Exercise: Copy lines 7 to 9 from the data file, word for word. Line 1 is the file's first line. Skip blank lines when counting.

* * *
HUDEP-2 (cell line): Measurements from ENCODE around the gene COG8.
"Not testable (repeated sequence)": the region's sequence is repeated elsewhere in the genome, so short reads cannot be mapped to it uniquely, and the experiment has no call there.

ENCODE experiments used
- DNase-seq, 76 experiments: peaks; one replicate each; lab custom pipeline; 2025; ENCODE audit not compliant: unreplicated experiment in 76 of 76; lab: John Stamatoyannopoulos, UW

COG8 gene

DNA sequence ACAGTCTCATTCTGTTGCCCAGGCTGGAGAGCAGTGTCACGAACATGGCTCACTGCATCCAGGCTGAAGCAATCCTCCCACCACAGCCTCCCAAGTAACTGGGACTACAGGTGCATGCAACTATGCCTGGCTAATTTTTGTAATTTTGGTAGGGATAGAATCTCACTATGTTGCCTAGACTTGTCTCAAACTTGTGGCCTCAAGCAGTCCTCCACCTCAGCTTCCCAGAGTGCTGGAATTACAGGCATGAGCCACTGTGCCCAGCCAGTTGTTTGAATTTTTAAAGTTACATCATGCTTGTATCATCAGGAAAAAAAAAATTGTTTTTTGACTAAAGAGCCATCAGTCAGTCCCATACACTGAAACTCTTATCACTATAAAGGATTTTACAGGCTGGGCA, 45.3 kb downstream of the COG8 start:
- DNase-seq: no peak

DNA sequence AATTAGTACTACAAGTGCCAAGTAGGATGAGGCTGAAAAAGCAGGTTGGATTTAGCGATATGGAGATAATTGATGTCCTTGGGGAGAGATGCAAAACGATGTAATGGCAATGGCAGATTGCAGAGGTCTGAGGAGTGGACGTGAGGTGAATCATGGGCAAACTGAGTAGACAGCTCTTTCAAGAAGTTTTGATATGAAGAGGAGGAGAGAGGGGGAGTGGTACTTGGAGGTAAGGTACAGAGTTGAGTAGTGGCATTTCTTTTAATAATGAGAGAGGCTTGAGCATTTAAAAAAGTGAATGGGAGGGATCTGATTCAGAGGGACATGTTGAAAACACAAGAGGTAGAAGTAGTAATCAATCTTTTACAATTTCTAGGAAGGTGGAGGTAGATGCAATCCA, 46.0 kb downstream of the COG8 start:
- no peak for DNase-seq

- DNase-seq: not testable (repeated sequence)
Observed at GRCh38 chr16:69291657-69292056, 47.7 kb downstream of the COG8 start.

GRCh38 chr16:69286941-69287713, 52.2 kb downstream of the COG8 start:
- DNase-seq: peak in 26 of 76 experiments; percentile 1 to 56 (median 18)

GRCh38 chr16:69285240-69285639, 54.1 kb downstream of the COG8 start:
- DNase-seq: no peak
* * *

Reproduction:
- DNase-seq: no peak

DNA sequence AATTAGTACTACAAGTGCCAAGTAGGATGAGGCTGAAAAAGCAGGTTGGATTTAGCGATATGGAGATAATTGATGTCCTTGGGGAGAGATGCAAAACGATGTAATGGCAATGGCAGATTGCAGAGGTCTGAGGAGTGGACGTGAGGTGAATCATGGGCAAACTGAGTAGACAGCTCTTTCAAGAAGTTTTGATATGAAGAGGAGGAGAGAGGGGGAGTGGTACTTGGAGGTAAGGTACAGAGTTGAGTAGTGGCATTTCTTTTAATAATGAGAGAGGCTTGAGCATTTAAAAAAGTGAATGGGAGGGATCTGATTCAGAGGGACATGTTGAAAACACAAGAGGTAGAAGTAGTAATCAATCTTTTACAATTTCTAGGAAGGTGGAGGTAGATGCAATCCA, 46.0 kb downstream of the COG8 start:
- no peak for DNase-seq